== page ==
5 Ways To Extend the Growing Season – How To Garden Later In The Year

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Garden Fork In The Garden
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Wouldn’t it be wonderful if you could harvest more vegetables from the same amount of garden space? Well, you can! One of the best ways to do this is by extending the growing season. 

Gardeners can create a longer growing season by maintaining a warmer environment around their veggies, particularly when outdoor temperatures are too cold for plant survival. Doing so allows gardeners to plant earlier in the spring and harvest from their garden later in the fall. Here are five inexpensive and easy methods gardeners can use to extend the growing season.

How to Extend the Growing Season

1. Plastic Sheeting – Plant earlier in the spring by covering the ground with black plastic mulch. This can increase soil temperature by five degrees (or a change of 2.8 degrees Celsius). Black plastic also helps retain heat longer than bare soil. Or try clear plastic for a temperature increase of 7 to 13 degrees F. (a change of 4-7 degrees C.). However, clear plastic does not deter weed germination and growth. This popular method for extending the growing season works best when the ground is raked smooth, and the sheeting is pulled tight for maximum plastic-to-soil contact.

2. Cloches and Hot Caps – From water walls to clear soda bottles with the bottoms cut off, these devices work like a mini-greenhouse to pre-warm the soil and retain higher temperatures around individual plants. These methods create a longer growing season by allowing gardeners to plant as much as three to four weeks earlier in the spring. Proper ventilation is essential when using these devices. Most often, cloches and hot caps will need to be removed to allow for continued plant growth.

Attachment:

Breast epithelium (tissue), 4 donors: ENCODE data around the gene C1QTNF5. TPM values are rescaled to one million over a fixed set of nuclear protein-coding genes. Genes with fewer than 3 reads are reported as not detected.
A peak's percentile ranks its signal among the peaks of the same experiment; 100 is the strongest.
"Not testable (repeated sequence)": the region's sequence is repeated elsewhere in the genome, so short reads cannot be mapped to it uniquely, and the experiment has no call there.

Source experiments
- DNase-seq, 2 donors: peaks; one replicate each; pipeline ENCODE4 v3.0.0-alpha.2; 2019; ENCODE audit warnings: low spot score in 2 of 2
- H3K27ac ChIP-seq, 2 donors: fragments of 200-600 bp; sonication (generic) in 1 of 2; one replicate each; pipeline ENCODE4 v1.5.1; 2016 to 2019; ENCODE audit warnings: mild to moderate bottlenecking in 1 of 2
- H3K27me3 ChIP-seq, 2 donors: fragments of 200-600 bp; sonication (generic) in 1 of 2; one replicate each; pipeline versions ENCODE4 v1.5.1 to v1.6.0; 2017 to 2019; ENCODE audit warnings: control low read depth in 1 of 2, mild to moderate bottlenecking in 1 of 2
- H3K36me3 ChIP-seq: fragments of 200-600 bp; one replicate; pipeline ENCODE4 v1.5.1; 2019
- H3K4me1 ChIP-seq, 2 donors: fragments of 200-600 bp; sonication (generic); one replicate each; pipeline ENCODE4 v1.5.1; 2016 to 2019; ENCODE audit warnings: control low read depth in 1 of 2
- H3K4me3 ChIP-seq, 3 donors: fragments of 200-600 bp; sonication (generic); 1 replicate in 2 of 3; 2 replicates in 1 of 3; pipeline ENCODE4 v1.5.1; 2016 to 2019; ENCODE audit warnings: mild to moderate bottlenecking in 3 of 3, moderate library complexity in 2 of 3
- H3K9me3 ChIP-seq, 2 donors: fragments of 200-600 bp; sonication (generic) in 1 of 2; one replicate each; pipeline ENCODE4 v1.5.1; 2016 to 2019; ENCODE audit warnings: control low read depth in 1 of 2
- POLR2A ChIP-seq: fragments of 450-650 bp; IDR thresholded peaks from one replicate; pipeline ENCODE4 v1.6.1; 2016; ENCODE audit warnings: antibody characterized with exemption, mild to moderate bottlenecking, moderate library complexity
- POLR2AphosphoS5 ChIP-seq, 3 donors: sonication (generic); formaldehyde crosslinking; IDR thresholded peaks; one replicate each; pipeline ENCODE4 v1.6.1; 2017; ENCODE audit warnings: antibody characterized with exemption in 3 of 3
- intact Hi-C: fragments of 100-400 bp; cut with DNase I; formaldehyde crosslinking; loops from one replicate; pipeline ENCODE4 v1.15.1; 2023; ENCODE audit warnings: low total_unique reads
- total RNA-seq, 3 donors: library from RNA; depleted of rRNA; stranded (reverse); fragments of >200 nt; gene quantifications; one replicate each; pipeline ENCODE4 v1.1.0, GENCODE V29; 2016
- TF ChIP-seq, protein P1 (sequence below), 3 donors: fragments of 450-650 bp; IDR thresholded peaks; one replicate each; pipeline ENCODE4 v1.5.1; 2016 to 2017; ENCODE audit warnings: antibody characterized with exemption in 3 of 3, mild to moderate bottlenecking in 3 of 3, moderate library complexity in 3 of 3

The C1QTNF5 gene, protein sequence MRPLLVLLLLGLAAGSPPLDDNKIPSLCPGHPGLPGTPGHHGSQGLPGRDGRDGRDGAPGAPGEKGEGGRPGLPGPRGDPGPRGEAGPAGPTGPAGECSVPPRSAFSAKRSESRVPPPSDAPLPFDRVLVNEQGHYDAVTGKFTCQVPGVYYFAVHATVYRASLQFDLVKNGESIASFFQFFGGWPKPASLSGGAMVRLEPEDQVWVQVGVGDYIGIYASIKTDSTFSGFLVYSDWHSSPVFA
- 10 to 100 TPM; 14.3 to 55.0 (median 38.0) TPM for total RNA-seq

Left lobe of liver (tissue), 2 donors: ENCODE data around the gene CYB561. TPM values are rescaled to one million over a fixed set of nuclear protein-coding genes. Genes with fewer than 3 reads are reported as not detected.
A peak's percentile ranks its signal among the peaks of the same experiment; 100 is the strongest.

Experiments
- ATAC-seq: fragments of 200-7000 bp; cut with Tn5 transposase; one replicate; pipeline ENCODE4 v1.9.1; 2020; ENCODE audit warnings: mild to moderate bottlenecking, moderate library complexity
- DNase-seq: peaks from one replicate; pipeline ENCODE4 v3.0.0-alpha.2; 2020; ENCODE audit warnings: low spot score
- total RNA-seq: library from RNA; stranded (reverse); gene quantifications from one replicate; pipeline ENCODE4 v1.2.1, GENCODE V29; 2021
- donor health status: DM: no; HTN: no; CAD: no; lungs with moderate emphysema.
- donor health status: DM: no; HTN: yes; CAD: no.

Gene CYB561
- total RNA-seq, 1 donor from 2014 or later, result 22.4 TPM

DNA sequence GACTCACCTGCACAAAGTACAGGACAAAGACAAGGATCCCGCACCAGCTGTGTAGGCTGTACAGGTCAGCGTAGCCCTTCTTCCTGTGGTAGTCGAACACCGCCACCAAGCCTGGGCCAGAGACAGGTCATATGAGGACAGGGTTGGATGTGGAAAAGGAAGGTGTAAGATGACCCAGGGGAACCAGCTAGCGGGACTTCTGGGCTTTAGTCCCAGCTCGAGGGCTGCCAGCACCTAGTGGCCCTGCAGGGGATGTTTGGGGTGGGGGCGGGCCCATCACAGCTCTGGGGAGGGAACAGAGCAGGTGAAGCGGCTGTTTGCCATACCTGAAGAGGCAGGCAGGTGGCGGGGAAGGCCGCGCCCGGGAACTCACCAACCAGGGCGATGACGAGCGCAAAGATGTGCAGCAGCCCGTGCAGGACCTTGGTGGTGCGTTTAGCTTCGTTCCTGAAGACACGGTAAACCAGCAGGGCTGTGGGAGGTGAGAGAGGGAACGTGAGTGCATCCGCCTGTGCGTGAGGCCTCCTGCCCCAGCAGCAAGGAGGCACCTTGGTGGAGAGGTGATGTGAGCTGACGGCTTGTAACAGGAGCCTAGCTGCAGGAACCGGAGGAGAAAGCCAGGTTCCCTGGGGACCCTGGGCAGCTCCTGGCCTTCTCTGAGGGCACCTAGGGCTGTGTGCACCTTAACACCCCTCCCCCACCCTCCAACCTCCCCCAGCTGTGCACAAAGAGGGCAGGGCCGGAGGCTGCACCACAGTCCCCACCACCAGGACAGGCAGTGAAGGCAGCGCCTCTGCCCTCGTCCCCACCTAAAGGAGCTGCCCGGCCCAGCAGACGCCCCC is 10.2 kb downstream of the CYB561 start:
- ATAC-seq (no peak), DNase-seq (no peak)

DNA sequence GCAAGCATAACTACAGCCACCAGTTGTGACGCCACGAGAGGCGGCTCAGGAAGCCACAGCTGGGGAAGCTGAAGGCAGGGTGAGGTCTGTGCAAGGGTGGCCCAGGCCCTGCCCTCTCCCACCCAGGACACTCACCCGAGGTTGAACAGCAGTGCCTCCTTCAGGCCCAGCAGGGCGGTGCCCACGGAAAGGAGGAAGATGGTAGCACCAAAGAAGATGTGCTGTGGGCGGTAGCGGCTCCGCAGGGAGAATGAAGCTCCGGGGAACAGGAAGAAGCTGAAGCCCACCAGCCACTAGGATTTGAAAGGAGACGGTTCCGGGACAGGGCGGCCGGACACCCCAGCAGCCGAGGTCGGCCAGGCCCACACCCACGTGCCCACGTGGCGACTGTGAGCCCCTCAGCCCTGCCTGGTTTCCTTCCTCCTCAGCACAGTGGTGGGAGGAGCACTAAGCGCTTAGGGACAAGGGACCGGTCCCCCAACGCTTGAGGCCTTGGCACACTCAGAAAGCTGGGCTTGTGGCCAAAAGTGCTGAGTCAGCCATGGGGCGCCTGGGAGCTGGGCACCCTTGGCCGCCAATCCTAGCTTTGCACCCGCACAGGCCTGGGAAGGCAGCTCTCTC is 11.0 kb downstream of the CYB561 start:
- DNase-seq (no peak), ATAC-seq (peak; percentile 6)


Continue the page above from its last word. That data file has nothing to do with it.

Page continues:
3. Tunnels – Usually constructed of hoops covered with polyethylene plastic sheeting, both low and high tunnels work to extend the growing season by warming the soil and maintaining a higher ambient temperature around the plants. Also called hoop houses, high tunnels are tall enough for an adult to stand up inside the structure and generally have a more permanent installation than low tunnels. With both types, the interior temperature and humidity require monitoring.

4. Floating Row Covers – Often used as a physical barrier to pests, store-bought floating row covers are constructed from spun-bonded or woven polyester or polypropylene fabric and are loosely draped over crops. Row covers retain 5 to 10 degrees F. (or 3-5.5 C.) of warmth and can protect plants from frost damage. Gardeners can also use old sheets or blankets to protect plants from early fall frosts, thus extending the productivity of the garden later into the season.  

5. Cold Frames – These glass-topped, wooden boxes are often used in the spring to germinate or harden off tender vegetable plants but can also be used during colder months to cultivate cool-season crops like lettuce. A longer growing season can be achieved by turning a cold frame into a hot bed with the installation of waterproof heating cables underneath the soil.

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